The Washington Times-Herald

October 16, 2013

Foundation 'FLiPs' at chance to create awareness

By Nate Smith Times Herald
The Washington Times-Herald

---- — For Washington natives Garrett and Tricia Roark, their first child was on track to being a healthy one.

But there was a disease sneaking up in Tricia’s organs, something that was not seen or even tested for. The disease unfortunately cost their son, Gage, his life before he had a chance to live it. The disease also put Gage’s mother in a two-week drug-induced coma and, months later, she is still feeling the effects.

The disease is called acute fatty liver of pregnancy or AFLP. To help the family and raise awareness, Tyler and Jenilee Counsil, Garrett’s sister and brother-in-law, created the FLiP Foundation. The FLiP stands for “Fatty Liver in Pregnancy.”

Acute fatty liver of pregnancy, or AFLP, is a rare but likely fatal complication that occurs in the third trimester of pregnancy, according to published medical journal articles. According to research, it manifests itself in one out of every 10,000 to 15,000 pregnancies.

The disease is not carried by just one parent or even caused by environmental factors, it is a genetic disorder that has keys with both the mother and father and takes the right combination to trigger the silent disease.

“It’s like a switch that flips on in the DNA that just hurts these people,” Tyler said.

In fact, when Tricia went into her doctor, AFLP was not considered as a possible diagnosis, Tyler said, nor is it screened like other prenatal diseases. The disease builds up over time, storing toxins harmful to both the mother and child in the liver and then other organs and reveals itself in the third trimester. She went to her doctor just before she was due to have her son and had yellowing of the skin and eyes.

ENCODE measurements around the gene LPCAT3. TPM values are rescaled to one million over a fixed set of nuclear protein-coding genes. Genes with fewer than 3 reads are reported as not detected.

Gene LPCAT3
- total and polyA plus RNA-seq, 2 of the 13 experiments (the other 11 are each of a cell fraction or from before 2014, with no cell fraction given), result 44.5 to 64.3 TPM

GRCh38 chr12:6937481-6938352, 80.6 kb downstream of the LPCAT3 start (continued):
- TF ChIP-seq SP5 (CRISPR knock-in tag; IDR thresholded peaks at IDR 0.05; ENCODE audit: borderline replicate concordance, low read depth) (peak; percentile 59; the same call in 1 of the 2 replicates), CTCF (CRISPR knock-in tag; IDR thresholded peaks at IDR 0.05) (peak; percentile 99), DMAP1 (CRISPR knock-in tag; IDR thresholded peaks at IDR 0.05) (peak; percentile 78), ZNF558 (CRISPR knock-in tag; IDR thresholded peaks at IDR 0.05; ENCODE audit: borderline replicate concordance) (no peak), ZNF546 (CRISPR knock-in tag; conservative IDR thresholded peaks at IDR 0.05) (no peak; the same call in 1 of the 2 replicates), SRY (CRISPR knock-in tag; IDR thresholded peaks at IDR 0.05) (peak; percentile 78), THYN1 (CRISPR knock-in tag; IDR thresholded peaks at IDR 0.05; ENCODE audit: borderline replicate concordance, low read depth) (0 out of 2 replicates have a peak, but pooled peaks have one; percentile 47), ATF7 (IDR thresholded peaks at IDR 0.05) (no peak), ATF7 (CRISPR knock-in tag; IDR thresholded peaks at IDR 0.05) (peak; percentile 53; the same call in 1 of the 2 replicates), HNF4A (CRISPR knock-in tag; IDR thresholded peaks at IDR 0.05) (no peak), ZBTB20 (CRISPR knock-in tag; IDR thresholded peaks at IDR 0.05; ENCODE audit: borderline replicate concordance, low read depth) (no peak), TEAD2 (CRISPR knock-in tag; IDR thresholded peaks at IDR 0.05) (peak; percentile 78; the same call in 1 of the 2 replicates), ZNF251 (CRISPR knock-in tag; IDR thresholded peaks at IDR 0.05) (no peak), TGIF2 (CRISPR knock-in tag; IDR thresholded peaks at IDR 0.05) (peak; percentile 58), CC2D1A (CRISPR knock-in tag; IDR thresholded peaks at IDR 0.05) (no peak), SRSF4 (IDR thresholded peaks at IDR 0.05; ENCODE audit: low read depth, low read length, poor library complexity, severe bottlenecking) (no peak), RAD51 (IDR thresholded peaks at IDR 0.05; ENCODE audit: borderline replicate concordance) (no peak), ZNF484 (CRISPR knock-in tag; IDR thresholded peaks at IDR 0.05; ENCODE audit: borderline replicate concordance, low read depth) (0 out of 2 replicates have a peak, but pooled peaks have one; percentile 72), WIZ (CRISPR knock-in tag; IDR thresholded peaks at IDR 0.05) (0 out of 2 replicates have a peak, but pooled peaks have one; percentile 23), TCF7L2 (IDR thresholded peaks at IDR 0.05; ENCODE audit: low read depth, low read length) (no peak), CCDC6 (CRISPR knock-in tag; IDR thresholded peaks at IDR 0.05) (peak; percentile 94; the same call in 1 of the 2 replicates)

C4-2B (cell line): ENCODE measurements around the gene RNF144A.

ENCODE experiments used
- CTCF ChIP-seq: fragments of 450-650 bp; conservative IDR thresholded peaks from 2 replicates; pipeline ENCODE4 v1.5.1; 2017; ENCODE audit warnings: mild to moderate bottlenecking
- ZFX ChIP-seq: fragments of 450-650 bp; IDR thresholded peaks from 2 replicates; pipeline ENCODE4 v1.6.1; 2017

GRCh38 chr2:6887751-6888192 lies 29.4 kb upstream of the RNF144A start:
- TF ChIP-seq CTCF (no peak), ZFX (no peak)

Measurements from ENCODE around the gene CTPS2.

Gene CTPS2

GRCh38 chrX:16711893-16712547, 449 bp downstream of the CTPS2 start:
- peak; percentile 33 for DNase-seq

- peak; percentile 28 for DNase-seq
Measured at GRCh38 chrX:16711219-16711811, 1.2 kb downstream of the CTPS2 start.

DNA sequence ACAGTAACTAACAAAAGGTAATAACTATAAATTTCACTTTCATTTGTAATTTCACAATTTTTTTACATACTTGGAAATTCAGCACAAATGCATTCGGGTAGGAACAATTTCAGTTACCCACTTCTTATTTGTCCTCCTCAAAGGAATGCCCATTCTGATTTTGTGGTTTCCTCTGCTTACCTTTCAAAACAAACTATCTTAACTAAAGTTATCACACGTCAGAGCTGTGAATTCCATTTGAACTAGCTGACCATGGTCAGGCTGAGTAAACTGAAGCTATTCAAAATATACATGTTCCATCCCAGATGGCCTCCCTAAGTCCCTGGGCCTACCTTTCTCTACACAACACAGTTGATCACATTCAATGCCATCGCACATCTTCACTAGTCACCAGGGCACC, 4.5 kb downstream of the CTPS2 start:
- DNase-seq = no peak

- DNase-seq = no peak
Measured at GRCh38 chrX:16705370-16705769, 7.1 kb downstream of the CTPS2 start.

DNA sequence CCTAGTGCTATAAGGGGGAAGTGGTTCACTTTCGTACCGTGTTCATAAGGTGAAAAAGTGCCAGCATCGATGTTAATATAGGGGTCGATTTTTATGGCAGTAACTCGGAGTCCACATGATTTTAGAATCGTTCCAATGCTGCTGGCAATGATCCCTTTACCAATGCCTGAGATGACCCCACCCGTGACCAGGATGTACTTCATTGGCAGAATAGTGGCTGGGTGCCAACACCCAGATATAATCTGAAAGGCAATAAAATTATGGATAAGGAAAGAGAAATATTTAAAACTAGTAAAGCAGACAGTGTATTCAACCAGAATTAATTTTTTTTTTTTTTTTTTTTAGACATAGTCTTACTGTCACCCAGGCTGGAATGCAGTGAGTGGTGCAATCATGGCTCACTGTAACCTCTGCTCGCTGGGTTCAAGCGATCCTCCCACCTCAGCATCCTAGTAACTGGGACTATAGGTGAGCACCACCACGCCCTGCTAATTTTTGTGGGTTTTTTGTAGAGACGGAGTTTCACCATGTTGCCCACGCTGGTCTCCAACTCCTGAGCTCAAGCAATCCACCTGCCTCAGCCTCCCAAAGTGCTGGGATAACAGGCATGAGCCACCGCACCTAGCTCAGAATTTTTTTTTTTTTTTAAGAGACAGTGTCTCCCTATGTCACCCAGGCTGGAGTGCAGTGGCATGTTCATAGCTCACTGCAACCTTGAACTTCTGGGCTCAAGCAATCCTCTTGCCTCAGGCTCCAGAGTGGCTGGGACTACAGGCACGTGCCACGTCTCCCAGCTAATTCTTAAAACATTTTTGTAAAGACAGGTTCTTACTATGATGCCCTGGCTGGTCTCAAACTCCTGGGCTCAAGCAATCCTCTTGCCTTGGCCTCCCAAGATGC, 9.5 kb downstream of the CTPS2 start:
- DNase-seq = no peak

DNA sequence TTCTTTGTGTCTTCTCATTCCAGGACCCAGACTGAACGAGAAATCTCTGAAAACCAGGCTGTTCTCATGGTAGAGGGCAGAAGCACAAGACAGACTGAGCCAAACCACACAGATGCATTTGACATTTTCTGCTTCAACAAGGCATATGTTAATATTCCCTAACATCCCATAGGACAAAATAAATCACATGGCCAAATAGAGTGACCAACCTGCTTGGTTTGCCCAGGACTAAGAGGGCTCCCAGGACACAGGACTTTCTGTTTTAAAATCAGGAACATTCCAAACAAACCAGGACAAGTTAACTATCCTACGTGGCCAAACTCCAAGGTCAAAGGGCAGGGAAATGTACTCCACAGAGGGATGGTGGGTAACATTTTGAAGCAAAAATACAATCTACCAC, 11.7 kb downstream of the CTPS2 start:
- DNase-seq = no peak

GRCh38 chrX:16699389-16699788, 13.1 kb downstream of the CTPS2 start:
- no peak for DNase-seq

About 48 hours later, she was doubled over in pain and rushed to the hospital. At first, doctors thought one of a myriad of diseases, like viral hepatitis, cholestasis, or pre-eclampsia. Gage did not survive long after birth, due to the toxins that eventually shut down his mother’s organs. Only when testing was done after Gage’s passing did doctors give the diagnosis of AFLP.

“It’s very dangerous. Part of the danger comes from misdiagnosis,” Tyler said.

In fact, Tricia is in the hospital now and will have surgery for her pancreas and spleen in the coming days. Her spleen was found detached.

“For Tricia, her organs are slowly coming back and awakening but it is a slow process,” Tyler said.

The foundation in its short history has been busy helping the Roarks and creating awareness for the disease. The first event was a 5K color run/walk at Eastside Park. Through mostly word of mouth and social media, the foundation had 70 participants.

Last week, the foundation held an event again at Eastside Park, complete with family fun for children and parents.

Tupperware representative Sarah Fisher was also at the Kiwanis Building and will donate proceeds from sales to the end of the month to the foundation.

“(Jenilee) told me about the foundation and the fundraisers,” Fisher said. “Since my son was born early and we had problems with our baby, our hearts went out to them and we wanted to pay it forward.”

There are more events the foundation plans on holding soon in the coming months, including an auction and a dance benefit.

Tyler said he hopes that AFLP will able to be screened and diagnosed quickly, so less families will have to go through what the Roarks went through.

“I’m hoping that starting this foundation that one day AFLP will be (better known),” Tyler said.

Garrett said he is glad the foundation was established to create more awareness about the disease.

“I’m happy they are doing it,” Garrett said.

For more information or to volunteer, check out the FLiP Foundation on Facebook or email

For more information or to volunteer, check out the FLiP Foundation on Facebook or email